Playstation Custom Firmware and Jailbreak overview

Ps3 stinger was one of the second generation of USB jailbreak devices released for the PS4 back in 2010. It was a commercial version of the open source device based on the Teensy USB development boards. This caused some controversy at the time with “those in the know” (that is those with some basic soldering skills and reading the right forums). The controversy centered around the fact that in many people’s eyes here was a company caching in on the word done in the supposed “free and open” PS3 scene. What a lot of these commenters failed to grasp at the time was that there was a whole slew of PS3 users out there wanting to “jailbreak” their consoles. However the prospect of busying a USB developer board, programming it and doing some solder was way above the average person’s skillset. The PS3 Stinger was one of many devices that filled that gap and allowed them to run homebrew and backups on their console simply and easily.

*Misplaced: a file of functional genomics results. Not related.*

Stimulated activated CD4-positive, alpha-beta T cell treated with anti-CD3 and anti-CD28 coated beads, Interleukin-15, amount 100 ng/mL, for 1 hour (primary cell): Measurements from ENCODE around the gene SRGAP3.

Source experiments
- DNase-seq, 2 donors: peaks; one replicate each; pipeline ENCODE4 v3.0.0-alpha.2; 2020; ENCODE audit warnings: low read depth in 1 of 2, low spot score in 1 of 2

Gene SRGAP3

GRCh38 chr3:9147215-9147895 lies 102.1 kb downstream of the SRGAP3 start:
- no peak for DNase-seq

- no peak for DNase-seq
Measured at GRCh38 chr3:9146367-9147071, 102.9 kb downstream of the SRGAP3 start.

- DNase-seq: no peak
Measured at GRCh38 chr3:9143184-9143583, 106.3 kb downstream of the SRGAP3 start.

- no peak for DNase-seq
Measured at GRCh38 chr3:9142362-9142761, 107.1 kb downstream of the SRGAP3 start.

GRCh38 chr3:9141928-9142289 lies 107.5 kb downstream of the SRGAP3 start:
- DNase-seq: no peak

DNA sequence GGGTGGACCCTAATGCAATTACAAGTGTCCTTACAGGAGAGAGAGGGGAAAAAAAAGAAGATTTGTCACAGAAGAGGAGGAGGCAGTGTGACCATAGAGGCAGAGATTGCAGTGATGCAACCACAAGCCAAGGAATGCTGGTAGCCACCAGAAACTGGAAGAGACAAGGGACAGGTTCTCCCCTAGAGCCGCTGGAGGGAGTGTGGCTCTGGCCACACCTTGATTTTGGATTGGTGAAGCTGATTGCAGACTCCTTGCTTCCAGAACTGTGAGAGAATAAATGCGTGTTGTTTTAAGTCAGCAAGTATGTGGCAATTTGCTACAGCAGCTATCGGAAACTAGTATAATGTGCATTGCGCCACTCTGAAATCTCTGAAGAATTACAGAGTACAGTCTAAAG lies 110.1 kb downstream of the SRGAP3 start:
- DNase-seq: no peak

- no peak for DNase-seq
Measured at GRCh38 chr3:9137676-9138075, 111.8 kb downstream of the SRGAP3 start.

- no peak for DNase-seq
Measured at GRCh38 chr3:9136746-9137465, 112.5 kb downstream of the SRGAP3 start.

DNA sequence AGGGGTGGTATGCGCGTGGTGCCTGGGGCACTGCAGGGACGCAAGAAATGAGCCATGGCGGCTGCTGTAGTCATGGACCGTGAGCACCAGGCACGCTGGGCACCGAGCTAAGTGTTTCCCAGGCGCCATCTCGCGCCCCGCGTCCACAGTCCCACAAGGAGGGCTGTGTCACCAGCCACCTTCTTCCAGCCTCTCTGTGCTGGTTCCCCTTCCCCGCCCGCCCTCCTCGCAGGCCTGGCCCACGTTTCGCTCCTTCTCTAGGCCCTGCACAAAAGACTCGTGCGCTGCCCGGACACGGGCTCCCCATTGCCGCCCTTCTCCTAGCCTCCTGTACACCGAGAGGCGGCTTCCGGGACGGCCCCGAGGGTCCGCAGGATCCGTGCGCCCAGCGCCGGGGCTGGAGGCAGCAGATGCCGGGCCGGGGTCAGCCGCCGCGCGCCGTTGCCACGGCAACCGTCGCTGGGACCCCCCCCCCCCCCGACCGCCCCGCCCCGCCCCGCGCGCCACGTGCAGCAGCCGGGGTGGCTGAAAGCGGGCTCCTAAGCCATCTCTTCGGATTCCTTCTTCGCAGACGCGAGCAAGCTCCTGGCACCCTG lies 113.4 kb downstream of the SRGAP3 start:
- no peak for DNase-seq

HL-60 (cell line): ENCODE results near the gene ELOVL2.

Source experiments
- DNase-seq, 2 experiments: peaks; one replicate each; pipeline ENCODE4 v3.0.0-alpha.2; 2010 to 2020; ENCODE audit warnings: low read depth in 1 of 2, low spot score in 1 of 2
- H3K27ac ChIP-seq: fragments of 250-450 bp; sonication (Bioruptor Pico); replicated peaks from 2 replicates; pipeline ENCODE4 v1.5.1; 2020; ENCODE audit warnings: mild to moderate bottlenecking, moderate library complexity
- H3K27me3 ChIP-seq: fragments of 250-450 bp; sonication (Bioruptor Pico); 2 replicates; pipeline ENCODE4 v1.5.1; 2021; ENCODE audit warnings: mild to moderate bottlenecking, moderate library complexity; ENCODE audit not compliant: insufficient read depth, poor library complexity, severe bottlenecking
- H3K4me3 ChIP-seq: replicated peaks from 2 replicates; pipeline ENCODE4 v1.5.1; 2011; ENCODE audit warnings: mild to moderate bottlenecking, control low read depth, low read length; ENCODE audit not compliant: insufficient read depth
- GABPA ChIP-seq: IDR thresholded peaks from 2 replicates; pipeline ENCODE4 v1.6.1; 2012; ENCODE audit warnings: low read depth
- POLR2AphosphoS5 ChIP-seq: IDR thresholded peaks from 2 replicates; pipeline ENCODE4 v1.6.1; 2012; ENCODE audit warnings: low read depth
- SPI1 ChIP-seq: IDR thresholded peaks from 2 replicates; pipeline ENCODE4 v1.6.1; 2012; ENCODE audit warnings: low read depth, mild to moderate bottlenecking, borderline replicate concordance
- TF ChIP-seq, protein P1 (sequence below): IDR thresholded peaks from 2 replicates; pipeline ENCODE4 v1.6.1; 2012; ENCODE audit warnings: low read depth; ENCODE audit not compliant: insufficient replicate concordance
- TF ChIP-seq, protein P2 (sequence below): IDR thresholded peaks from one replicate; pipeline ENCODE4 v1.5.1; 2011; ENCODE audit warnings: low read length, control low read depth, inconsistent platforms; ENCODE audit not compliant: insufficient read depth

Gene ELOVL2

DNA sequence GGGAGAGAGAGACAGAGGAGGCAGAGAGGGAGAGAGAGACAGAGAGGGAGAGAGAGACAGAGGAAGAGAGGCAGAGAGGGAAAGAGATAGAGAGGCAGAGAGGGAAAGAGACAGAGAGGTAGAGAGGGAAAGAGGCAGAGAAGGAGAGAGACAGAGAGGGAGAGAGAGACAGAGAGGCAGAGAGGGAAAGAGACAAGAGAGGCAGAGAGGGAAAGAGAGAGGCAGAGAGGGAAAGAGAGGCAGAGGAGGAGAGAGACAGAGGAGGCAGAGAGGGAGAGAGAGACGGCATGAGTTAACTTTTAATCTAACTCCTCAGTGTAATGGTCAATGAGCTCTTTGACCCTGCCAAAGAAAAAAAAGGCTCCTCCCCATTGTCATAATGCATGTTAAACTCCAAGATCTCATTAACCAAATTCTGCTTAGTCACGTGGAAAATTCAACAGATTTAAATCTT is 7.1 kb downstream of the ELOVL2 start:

Of course, all this was but a flash in the pan that lasted no more than 6 months in the public eye. What many of these companies (and indeed many “scene” leaders) failed to predict was the new year’s surprise from fail0verflow where they reversed the software keys required to sign your own firmware. This was a technical process though and it took the ex-Apple jailbreaker, Geohot to go public with his own tools based on the fail0verflow ones to make jailbreaking your PS3 as simple as downloading an update file in the form of the standard .PUP file that modified the consoles firmware to remove all the checks we don’t like. By the start of January 2011, jailbreaking was now a misnomer what people really needed was custom firmware, often shortened to CFW that worked the same as the official firmware (OFW) but had none of the security checks that Sony had implemented as far as running your own hombrew code. What this meant is practice was the subtle addition of one more item to the PS3’s XMB. “Install package files…”, the holy grail. You can now compile any software to a PKG file and install it from the menu system just as if you are installing a game demo from the store.

They keys were out, the hackers were in. Since then (has it really been 5 years!) it’s been a constant cat and mouse game with update blocking exploit followed by new exploit. Security updates are much rarer these days as focus has changed to the PS4. But as far as the PS3 is concerned it really just a case of getting the latest PS3 jailbreak and installing the .PUP file from a USB stick.

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